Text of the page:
There was the tiniest bit of resistance when the blades engaged my nail. Without such a smooth action, I’m not sure I would have even noticed the added resistance from cutting, that’s how sharp it was. The mechanism was so rigid with such good tactile feedback, I’m sure I could have cut through 99.9 % of my toenail and stopped if I had wanted to. I went on to cut the other four toenails on that foot, even though none of them really needed to be trimmed, just because it gave me a chance to continue using the nail clippers. I took off my other shoe and sock, and trimmed those nails unnecessarily, just for an excuse to keep using this wonderful tool, all the while wondering “What is wrong with me? Why am I enjoying this chore of trimming my nails, when I could be out skiing?” That’s how amazing those clippers were. Those original clippers were made by Wusthof in Solingen, Germany. Sadly, they were ruined several years later when shampoo spilled on them in my travel shaving kit and they began to corrode. Wusthof has since changed the design of their nail clippers, so I replaced them with a Japanese set from Seki which seemed more similar to the forged Wusthofs that originally captivated me. Then I used the clippers. I squeezed, and they moved effortlessly with almost no internal friction. Catherine, Duchess of Cambridge, wore a navy velvet gown by Alexander McQueen for the Queen’s Diplomatic Reception at Buckingham Palace on 11 December 2019 and she looked lovely, festive, and beautiful. I wanted to see her in a different tiara for kicks, but Catherine really likes the Cambridge Lover’s Knot tiara with diamonds and pearls. Back to Catherine. She usually wears light colors to this reception, as last year Catherine was resplendent in white, so it’s a change for this Duchess to wear a darker color. I like the velvet, always a festive choice, and her hair was up so as to show off the statement Nizam of Hyderabad necklace, which is a stunner. No word yet on her heels for the evening. I do wonder if the Duchess of Cambridge chose navy pumps? The sash and medals worn by Catherine are honors bestowed by the Queen. Catherine looked queenly tonight. She opted to go darker, with full-length sleeves and I liked the simplicity of the dress since Catherine clearly has the figure to pull off this design nicely.
Normally, I am far too cheap to spend $20 on a $1.00 item. Blame it on a slightly irrational upbringing, but I’ll endure a lot of pain to avoid being cheated into overpaying by a factor of 20. On the other hand, I have a strange habit that comes from too much experience with metalworking: whenever I see a metal object, I subconsciously figure out how it was made, and imagine the factory and machinery used to produce it, estimate the startup costs of the factory and the per-unit costs of the part. When I looked at this $20 nail clipper, I got disoriented, because it wasn’t a standard nail clipper. I’m used to seeing three stamped pieces of metal, a screw machine part, and a rivet or eyelet when I look at a nailclipper. Then I imagine a factory with a dirty rattling stamping machine with peeling gray paint, punching out cheap pieces of steel from cheap rolls of cheap low carbon steel. I didn’t see that when I looked at these clippers. I saw high end alloy steel, heated until it glowed slightly, being hammered by specially shaped tools that made the metal flow and optimized the microstructure of the metal for a perfect cutting edge, while also building up a reinforcing ridge to add stiffness. This nail clipper was forged, not stamped out of cheap sheet metal. It wasn’t just forged, it was forged WELL, with machines without any rattles or squeaks, and probably inline measurement of temperature to keep the steel exactly hot enough. I don’t know how to explain the shock of seeing such a skillfully forged nail clipper to someone not in the metalworking industry. It was like seeing a dog with six legs, or opening up a lawnmower and seeing the jet engine from a 747. Nail clippers simply aren’t forged, nobody puts that much thought and quality into tools for trimming nails. I bought the $20 nail clippers, thinking that maybe I wasn’t being cheated since so much thought had gone into manufacturing them, and anyway I would have a toy to show my friends at work.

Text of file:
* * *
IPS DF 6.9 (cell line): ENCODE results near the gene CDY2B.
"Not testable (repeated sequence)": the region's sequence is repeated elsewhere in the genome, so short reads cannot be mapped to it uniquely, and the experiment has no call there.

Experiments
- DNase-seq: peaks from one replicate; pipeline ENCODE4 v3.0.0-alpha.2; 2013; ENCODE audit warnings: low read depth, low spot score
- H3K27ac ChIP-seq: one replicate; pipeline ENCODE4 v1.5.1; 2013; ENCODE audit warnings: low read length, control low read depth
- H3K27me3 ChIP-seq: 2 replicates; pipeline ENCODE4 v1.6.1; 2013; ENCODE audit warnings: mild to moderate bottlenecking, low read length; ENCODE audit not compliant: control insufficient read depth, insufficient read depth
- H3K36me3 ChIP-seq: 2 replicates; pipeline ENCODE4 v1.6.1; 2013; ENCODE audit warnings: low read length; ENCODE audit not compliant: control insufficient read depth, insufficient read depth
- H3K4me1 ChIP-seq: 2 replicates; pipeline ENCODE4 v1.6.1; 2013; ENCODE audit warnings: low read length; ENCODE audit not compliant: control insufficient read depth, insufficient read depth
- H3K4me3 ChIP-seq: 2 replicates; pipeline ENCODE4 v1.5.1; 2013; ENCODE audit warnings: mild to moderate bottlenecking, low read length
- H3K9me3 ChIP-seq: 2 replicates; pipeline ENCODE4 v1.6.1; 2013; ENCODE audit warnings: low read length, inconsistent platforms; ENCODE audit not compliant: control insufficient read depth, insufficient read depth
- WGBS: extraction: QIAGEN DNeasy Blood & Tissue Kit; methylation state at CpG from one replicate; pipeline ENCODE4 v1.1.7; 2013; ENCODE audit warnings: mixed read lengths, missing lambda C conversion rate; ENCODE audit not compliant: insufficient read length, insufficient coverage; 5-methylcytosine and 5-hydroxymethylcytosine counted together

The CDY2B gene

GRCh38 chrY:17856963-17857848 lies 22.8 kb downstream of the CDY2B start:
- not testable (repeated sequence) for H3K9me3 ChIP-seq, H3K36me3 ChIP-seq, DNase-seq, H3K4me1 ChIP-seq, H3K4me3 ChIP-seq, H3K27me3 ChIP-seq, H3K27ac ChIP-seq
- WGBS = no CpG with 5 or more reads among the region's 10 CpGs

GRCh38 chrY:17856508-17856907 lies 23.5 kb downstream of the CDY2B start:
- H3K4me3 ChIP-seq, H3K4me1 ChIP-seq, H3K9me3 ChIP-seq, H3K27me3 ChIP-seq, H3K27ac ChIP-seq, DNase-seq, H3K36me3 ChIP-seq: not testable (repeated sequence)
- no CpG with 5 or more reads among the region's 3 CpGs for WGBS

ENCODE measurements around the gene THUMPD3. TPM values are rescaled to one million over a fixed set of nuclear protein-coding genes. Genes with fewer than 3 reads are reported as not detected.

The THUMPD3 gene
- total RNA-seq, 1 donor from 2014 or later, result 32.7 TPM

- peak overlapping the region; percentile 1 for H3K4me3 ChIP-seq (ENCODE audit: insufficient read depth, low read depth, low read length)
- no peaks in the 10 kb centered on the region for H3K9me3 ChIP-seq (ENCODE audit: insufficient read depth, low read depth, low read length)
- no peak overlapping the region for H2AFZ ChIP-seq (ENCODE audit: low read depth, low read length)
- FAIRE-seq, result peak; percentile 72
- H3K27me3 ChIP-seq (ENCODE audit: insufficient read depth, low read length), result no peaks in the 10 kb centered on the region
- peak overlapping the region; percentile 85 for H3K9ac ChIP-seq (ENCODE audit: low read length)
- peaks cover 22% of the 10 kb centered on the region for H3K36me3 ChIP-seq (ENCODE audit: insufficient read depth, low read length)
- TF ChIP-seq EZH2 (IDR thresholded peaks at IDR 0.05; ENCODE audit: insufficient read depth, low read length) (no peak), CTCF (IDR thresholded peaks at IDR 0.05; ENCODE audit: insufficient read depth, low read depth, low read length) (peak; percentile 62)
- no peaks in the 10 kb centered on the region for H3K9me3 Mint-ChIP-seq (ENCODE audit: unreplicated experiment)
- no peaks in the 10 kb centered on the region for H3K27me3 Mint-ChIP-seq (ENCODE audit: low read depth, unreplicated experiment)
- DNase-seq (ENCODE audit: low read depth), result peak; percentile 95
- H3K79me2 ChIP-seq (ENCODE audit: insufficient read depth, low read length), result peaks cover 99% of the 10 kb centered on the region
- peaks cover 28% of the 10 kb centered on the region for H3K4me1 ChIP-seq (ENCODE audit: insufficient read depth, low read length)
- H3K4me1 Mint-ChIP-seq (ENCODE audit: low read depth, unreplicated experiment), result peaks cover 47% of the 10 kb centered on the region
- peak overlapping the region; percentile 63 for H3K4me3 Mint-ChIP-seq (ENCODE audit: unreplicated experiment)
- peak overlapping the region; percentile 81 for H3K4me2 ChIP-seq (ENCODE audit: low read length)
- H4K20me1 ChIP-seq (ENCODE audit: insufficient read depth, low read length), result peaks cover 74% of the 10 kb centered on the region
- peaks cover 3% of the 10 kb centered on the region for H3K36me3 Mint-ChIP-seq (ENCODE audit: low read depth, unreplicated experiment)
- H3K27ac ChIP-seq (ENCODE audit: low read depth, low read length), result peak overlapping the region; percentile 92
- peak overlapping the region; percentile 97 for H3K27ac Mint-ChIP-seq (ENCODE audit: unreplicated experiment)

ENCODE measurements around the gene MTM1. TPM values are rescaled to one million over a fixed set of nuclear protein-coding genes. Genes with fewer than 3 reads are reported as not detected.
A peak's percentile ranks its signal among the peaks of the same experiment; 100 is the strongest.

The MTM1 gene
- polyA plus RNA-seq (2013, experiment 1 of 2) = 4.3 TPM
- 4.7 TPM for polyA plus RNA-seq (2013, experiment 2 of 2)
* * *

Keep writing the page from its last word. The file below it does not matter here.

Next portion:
I’m hopeful I can return to face-to-face meetings in the fall. Still, the Zoom calls did provide a new kind of connection with the designers I interviewed: Because of the novelty of the personal experience and the extremes of the global one, they were the most candid conversations about fashion that I’ve ever had not just about the challenges the industry is facing but also about the joys of making. Alessandro Michele said he “felt like a kid again” when he was finally able to return to Gucci’s H.Q. When we go back to real life, I’ll miss these chats. As of September approaches and it looks more and more likely that Milan and Paris will stage live shows smaller and less grand, but still live it’s a real blow to know that as an American I probably won’t be able to attend. The E.U. has banned travelers from the U.S. for health reasons. So I hope that designers keep the lessons of the quarantine close both when they’re making clothes and creating the digital content that’s becoming just as important amid all of this. Intimacy, authenticity, the positive vibrations of craft, the value of having values these are the things that matter. Whether it’s knitting, baking sourdough bread, or learning Cantonese, sanity-saving hobbies might be the biggest trend to have emerged from lockdown. Over the past few months, karate has been Nicholas Daley’s pastime of choice. He picked up the sport thanks to his musician girlfriend she’s a black belt shortly before the order to shelter in place went into effect in the U.K. t’s easy to see the martial arts influence in his new menswear collection, with its karategi-style layering pieces and high-waist pants. Daley collaborated with Lavenham, a British manufacturer specializing in quilted outerwear for the great outdoors, on the cool tie-front quilted jackets that toe the line between the dojo and the street. Perhaps not immediately obvious is Daley’s reference to the reggae icon Peter Tosh, a relatively unsung hero in the pantheon of stylish music icons. I’ve seen some of my younger, female coworkers in outfits that, if I were their father, I wouldn’t let them leave the house in. Outfits that, if they wore them to actually teach, I doubt the boys in the class would hear a word they said. Personally, I usually just wear an old T-shirt and shorts on those days the same outfit I wear when I’m mowing the yard or doing any other hot, dirty work.